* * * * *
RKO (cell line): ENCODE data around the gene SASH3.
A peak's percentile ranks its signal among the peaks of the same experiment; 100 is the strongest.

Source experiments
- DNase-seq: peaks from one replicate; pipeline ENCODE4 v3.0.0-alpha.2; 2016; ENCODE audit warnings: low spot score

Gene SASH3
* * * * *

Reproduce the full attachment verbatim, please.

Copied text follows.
RKO (cell line): ENCODE data around the gene SASH3.
A peak's percentile ranks its signal among the peaks of the same experiment; 100 is the strongest.

Source experiments
- DNase-seq: peaks from one replicate; pipeline ENCODE4 v3.0.0-alpha.2; 2016; ENCODE audit warnings: low spot score

Gene SASH3